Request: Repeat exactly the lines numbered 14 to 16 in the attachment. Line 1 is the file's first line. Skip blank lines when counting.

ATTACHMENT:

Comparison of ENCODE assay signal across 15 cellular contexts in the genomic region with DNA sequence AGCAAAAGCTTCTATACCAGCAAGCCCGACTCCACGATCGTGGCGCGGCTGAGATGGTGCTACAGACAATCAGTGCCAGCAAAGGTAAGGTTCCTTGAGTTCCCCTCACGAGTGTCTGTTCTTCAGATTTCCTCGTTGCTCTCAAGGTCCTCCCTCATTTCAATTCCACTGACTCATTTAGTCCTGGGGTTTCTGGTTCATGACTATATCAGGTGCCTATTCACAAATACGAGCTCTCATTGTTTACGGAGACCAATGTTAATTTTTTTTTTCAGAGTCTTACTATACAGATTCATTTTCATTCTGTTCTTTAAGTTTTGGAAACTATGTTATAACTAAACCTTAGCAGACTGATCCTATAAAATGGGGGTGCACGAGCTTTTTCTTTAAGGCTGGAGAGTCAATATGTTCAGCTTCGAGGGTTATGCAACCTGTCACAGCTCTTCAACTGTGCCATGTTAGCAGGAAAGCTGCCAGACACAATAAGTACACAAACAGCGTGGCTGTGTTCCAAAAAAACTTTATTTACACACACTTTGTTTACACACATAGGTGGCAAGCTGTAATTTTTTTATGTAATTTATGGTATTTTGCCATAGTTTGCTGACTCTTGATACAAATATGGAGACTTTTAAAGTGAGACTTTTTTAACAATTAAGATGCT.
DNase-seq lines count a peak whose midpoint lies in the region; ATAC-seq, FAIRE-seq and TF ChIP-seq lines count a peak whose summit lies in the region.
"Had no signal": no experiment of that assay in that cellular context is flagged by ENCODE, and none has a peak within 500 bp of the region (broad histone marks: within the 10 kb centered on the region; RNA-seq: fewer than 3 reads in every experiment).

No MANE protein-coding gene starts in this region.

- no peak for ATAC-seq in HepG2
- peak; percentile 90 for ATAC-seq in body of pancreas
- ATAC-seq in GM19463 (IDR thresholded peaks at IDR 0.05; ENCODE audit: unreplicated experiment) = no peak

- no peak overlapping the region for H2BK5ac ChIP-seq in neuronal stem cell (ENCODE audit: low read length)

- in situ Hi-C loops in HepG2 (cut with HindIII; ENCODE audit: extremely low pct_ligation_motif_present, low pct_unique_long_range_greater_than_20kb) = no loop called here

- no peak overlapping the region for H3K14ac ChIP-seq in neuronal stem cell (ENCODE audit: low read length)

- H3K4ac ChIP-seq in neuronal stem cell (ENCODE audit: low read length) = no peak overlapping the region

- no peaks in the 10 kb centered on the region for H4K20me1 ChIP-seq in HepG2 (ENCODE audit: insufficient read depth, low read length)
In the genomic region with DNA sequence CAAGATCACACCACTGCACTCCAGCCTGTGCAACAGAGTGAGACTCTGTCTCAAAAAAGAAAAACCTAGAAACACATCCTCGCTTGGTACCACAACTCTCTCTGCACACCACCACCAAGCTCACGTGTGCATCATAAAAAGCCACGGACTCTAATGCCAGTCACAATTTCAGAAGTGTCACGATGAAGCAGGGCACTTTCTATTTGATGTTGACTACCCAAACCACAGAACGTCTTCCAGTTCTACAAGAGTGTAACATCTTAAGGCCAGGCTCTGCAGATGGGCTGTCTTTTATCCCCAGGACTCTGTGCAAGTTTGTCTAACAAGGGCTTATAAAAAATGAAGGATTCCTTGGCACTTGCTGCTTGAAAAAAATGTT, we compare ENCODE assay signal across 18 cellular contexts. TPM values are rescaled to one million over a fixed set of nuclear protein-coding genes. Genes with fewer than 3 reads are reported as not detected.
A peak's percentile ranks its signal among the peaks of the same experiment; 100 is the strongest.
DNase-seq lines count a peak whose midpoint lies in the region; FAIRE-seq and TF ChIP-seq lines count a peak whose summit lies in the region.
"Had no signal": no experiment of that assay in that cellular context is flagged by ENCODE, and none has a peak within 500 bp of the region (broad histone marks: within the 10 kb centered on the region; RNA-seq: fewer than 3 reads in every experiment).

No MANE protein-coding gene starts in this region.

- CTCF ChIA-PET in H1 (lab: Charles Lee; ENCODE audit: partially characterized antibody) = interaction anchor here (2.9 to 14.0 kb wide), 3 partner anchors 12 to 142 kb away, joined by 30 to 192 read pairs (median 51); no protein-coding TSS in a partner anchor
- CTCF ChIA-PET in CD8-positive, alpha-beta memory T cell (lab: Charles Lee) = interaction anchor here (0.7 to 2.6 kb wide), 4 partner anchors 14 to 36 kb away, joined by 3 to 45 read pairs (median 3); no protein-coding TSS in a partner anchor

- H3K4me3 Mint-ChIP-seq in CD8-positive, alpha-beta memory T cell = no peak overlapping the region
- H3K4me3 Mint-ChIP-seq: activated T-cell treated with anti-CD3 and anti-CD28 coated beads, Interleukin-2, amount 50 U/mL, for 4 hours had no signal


A peak's percentile ranks its signal among the peaks of the same experiment; 100 is the strongest.
DNase-seq lines count a peak whose midpoint lies in the region; FAIRE-seq and TF ChIP-seq lines count a peak whose summit lies in the region.
"Had no signal": no experiment of that assay in that cellular context is flagged by ENCODE, and none has a peak within 500 bp of the region (broad histone marks: within the 10 kb centered on the region; RNA-seq: fewer than 3 reads in every experiment).